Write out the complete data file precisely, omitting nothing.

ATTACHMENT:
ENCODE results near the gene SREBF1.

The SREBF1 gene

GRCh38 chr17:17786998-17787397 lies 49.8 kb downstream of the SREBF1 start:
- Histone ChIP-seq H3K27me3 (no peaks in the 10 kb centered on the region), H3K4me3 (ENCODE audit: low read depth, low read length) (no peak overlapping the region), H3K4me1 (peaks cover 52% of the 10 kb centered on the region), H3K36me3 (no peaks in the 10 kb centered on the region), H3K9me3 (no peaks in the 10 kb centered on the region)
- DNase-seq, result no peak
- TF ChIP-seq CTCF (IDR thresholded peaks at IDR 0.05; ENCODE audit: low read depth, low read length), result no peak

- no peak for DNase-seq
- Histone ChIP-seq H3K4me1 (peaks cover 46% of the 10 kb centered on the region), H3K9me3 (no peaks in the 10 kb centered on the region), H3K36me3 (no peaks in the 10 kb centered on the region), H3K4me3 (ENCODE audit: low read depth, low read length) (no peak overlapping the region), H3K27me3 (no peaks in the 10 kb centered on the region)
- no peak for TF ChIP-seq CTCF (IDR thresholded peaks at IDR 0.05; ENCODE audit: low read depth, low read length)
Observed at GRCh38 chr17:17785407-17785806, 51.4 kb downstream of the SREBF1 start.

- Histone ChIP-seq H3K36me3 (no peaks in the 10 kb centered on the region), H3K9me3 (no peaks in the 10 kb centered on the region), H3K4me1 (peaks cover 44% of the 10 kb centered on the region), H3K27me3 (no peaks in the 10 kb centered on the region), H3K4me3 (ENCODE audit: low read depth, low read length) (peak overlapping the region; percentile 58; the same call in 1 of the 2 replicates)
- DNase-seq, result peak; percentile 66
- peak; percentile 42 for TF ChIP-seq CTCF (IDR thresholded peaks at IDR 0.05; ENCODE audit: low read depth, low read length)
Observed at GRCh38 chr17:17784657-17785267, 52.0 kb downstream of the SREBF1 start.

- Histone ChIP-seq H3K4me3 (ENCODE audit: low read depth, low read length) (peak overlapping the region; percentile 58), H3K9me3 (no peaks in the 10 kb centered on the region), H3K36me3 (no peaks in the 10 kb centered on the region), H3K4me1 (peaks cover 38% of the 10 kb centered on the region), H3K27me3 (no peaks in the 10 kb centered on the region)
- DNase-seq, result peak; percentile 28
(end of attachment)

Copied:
ENCODE results near the gene SREBF1.

The SREBF1 gene

GRCh38 chr17:17786998-17787397 lies 49.8 kb downstream of the SREBF1 start:
- Histone ChIP-seq H3K27me3 (no peaks in the 10 kb centered on the region), H3K4me3 (ENCODE audit: low read depth, low read length) (no peak overlapping the region), H3K4me1 (peaks cover 52% of the 10 kb centered on the region), H3K36me3 (no peaks in the 10 kb centered on the region), H3K9me3 (no peaks in the 10 kb centered on the region)
- DNase-seq, result no peak
- TF ChIP-seq CTCF (IDR thresholded peaks at IDR 0.05; ENCODE audit: low read depth, low read length), result no peak

- no peak for DNase-seq
- Histone ChIP-seq H3K4me1 (peaks cover 46% of the 10 kb centered on the region), H3K9me3 (no peaks in the 10 kb centered on the region), H3K36me3 (no peaks in the 10 kb centered on the region), H3K4me3 (ENCODE audit: low read depth, low read length) (no peak overlapping the region), H3K27me3 (no peaks in the 10 kb centered on the region)
- no peak for TF ChIP-seq CTCF (IDR thresholded peaks at IDR 0.05; ENCODE audit: low read depth, low read length)
Observed at GRCh38 chr17:17785407-17785806, 51.4 kb downstream of the SREBF1 start.

- Histone ChIP-seq H3K36me3 (no peaks in the 10 kb centered on the region), H3K9me3 (no peaks in the 10 kb centered on the region), H3K4me1 (peaks cover 44% of the 10 kb centered on the region), H3K27me3 (no peaks in the 10 kb centered on the region), H3K4me3 (ENCODE audit: low read depth, low read length) (peak overlapping the region; percentile 58; the same call in 1 of the 2 replicates)
- DNase-seq, result peak; percentile 66
- peak; percentile 42 for TF ChIP-seq CTCF (IDR thresholded peaks at IDR 0.05; ENCODE audit: low read depth, low read length)
Observed at GRCh38 chr17:17784657-17785267, 52.0 kb downstream of the SREBF1 start.

- Histone ChIP-seq H3K4me3 (ENCODE audit: low read depth, low read length) (peak overlapping the region; percentile 58), H3K9me3 (no peaks in the 10 kb centered on the region), H3K36me3 (no peaks in the 10 kb centered on the region), H3K4me1 (peaks cover 38% of the 10 kb centered on the region), H3K27me3 (no peaks in the 10 kb centered on the region)
- DNase-seq, result peak; percentile 28